But it did so over the persistent objections of Commissioner Joseph Dworetzky, who did a financial analysis showing that the District will be absorbing considerable extra cost for these schools after this year -- a move he called financially irresponsible given the District's shaky budget picture. Earlier in the meeting, the District had announced that it only had enough funding to rehire a few hundred of the 3,800 staff laid off this summer.
by Connie Langland
Strong-armed into agreeing to enrollment caps, five charter schools won five-year operating renewals in votes Wednesday night by the School Reform Commission, but five others still have not come to terms with District officials determined to contain costs in the midst of its fiscal crisis.
Funding uncertainties also spurred a decision by Superintendent William Hite to delay the conversion of three low-performing elementary schools — Alcorn, Kenderton and Pastorius — into Renaissance charters under the District’s school turnaround initiative. The SRC had been scheduled to approve assignment of Alcorn to Universal Companies, Kenderton to Scholar Academies and Pastorius to Mastery Charter Schools.
Hite said that the turnovers were tabled “because of the unpredictability of the budget situation” but that the plan would proceed apace “once we have a clearer picture of our revenue and our funding.”
by Connie Langland
By a 4-1 vote of the School Reform Commission, Universal Companies last night came one step closer to winning the charter to run Alcorn Elementary School under the District’s Renaissance turnaround program.
But there’s one big "if."
The granting of the charter is still not official, and Deputy Superintendent Paul Kihn emphasized last night that the handover remained contingent on Universal coming to new terms with the District for the use of Audenried High School and Vare Middle School, both in South Philadelphia.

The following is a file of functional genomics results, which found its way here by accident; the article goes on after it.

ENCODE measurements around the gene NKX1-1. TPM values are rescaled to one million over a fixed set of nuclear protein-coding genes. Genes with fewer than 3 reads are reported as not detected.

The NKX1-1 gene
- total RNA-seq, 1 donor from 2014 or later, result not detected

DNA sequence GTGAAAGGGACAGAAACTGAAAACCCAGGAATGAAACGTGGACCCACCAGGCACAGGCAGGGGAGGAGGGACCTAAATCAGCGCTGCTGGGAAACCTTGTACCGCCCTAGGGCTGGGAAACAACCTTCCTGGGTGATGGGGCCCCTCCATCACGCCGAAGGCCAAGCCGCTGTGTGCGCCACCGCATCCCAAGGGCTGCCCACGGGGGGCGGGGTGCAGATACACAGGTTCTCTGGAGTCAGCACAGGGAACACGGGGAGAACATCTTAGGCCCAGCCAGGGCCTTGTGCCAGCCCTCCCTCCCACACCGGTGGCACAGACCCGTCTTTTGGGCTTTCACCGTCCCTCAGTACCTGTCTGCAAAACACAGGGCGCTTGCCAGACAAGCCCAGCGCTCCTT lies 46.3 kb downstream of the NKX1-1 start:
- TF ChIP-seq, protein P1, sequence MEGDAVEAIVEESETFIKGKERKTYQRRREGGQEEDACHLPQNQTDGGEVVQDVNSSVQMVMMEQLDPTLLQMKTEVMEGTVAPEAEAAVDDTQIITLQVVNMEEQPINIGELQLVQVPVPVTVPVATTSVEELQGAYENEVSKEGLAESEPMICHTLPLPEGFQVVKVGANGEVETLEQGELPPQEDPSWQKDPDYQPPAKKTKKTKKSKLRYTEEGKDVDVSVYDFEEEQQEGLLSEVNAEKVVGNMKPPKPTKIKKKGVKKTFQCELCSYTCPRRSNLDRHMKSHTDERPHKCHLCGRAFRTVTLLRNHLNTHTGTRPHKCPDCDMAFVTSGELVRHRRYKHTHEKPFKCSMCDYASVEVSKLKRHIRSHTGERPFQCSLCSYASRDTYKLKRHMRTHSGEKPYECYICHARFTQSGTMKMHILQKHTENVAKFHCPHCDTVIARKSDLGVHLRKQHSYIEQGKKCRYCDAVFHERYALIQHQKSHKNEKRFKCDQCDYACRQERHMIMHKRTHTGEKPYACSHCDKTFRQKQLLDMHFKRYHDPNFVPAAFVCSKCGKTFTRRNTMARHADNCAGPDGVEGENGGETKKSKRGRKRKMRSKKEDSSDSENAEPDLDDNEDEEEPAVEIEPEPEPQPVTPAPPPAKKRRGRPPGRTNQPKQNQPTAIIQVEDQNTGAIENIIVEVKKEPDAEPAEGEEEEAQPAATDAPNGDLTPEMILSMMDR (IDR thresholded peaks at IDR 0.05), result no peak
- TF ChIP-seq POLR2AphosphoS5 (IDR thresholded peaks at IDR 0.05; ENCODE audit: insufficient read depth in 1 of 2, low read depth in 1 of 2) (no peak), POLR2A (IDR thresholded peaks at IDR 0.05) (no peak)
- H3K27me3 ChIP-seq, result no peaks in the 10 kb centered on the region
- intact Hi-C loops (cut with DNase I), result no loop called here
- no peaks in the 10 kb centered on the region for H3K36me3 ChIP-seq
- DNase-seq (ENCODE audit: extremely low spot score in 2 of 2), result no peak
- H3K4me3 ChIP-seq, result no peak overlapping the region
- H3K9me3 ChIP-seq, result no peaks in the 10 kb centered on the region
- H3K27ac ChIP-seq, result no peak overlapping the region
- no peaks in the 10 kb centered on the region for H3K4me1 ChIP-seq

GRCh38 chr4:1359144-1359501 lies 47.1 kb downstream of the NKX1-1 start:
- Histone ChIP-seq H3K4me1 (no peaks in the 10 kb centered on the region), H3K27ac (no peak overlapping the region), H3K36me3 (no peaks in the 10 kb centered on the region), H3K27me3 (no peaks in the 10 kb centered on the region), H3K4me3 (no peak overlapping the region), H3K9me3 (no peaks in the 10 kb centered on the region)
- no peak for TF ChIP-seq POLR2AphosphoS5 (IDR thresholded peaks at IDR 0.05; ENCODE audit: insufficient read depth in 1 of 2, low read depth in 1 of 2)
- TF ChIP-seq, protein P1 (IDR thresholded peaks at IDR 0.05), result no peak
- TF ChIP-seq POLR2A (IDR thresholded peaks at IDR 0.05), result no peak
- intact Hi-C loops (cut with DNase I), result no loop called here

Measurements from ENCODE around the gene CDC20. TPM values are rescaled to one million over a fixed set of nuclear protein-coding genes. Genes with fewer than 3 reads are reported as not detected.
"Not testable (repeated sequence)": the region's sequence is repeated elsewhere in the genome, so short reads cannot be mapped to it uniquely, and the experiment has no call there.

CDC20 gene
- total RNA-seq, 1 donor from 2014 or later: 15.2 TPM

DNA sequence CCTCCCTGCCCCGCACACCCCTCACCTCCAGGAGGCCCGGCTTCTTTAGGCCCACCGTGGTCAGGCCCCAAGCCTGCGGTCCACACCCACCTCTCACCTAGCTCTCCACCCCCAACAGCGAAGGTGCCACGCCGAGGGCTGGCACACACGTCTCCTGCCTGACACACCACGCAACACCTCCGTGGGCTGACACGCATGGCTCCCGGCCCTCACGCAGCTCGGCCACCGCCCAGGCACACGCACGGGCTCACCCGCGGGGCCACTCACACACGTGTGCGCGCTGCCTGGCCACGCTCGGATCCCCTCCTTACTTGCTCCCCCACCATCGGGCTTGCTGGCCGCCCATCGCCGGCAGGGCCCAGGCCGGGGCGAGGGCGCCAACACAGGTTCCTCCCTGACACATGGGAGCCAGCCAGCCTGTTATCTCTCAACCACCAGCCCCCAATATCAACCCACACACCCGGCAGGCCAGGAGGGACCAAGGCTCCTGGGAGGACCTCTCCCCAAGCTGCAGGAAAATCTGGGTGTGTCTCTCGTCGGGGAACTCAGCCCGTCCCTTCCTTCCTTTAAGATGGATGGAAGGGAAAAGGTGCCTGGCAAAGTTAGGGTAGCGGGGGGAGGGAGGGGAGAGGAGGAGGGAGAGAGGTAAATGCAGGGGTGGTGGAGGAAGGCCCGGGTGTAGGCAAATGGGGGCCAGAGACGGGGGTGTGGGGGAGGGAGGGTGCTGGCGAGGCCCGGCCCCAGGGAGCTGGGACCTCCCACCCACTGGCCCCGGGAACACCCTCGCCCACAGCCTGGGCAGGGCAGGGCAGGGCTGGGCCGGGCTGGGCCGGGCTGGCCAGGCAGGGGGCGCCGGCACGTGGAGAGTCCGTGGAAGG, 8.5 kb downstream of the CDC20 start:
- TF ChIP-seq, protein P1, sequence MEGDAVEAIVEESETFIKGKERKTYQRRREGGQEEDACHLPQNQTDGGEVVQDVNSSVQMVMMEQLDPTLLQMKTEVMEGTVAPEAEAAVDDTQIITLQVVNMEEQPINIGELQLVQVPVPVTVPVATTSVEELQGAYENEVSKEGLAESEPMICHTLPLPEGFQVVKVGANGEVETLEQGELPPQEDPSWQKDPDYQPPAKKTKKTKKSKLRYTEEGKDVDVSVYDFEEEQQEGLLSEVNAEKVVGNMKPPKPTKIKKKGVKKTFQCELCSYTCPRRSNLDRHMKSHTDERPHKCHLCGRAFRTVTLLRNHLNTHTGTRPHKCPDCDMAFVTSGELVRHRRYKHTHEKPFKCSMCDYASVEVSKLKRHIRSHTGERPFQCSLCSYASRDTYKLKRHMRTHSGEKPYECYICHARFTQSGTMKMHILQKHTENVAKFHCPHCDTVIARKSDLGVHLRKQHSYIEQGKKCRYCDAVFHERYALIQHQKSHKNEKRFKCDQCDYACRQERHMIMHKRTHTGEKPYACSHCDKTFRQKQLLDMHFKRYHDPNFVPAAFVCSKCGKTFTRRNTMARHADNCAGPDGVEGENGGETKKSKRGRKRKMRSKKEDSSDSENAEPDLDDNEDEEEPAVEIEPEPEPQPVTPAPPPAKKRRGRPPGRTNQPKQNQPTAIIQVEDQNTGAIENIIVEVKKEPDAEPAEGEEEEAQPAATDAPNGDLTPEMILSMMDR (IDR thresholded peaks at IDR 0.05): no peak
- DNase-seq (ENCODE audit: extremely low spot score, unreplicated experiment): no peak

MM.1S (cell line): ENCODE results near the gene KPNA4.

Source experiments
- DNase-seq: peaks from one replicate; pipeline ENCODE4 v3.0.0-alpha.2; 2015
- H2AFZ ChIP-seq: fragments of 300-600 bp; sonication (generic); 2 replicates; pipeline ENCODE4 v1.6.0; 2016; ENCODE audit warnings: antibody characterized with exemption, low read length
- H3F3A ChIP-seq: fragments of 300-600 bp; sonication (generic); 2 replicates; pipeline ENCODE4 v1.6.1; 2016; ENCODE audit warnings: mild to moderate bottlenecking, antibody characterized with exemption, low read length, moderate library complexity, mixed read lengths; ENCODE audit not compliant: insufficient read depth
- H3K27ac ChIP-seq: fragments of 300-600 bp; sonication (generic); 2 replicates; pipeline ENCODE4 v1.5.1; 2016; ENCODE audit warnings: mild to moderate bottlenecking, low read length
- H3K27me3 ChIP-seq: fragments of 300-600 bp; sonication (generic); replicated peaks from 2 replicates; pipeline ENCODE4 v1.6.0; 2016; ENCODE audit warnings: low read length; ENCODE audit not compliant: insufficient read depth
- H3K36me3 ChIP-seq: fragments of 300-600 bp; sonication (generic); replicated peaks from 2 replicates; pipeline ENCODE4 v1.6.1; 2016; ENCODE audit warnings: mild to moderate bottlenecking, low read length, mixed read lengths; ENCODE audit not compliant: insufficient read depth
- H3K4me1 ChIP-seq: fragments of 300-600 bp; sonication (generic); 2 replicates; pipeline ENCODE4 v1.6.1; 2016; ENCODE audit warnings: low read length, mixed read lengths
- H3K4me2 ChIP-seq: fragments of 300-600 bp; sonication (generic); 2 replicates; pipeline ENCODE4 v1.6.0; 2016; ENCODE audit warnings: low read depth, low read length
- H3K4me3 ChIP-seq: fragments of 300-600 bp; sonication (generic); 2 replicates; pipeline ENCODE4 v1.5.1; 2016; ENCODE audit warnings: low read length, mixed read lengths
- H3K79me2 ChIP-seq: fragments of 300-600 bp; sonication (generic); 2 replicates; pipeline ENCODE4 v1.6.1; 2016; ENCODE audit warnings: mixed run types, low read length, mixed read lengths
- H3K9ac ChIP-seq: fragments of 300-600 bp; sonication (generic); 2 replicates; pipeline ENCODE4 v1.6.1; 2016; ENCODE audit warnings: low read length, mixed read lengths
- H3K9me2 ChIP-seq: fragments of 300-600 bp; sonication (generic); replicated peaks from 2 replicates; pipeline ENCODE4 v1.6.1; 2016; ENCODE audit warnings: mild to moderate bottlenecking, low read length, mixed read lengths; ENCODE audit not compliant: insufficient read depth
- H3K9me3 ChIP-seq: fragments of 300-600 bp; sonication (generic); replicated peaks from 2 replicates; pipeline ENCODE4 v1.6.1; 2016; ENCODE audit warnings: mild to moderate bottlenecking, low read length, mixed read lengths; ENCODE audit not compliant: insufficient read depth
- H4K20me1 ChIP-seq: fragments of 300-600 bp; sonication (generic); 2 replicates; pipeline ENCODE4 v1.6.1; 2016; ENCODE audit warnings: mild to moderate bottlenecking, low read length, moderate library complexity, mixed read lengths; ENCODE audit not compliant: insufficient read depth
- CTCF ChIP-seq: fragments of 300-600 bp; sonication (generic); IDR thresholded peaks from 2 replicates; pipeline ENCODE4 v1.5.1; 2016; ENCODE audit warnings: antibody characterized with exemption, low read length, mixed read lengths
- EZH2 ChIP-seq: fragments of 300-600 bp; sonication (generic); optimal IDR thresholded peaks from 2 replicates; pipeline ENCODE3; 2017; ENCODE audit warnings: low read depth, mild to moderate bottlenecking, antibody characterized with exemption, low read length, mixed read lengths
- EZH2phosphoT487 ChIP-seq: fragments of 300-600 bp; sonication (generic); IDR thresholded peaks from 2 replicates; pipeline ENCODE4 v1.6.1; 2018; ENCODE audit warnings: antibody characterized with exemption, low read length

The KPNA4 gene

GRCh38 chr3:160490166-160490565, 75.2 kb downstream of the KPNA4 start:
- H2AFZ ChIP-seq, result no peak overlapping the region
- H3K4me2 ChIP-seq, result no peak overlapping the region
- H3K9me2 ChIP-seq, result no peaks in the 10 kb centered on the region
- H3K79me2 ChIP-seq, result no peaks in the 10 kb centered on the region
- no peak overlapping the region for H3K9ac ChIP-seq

by Aaron Moselle and Zack Seward for NewsWorks
Cheering fans, cheerleaders, and mascots filled Temple University's Liacouras Center on Monday afternoon.
None of them was there for a game.
Instead, thousands of students, staff members and parents traveled to the North Philadelphia arena for Mastery Charter Schools' first-ever College Signing Day, an event patterned after National Signing Day for high school athletes.
by Benjamin Herold for NewsWorks, a Notebook news partner
The Philadelphia School District is vowing to take a hard line on two issues that have caused confusion when charter operators take over traditional public schools: special education and facilities costs.
Even as the District tries to convert three more of its schools into charters, officials and parents alike are wading through confusion over “exceptions” that past administrations granted to outside managers in previous years of the District’s Renaissance school turnaround initiative.
When Mastery Charter took over Simon Gratz High School in 2011, the organization was getting into territory it had never been in before.
Mastery’s prior experience with 9th graders had been in the school they started – Lenfest – and in schools they had built up from the 7th grade.
But Gratz was different – a 9th-through-12th grade comprehensive high school that had recently hit a low point in its storied history. When converted to a Renaissance charter in 2011, Gratz was listed by the state as “persistently dangerous,” with a graduation rate under 50 percent and student proficiency rates in the teens.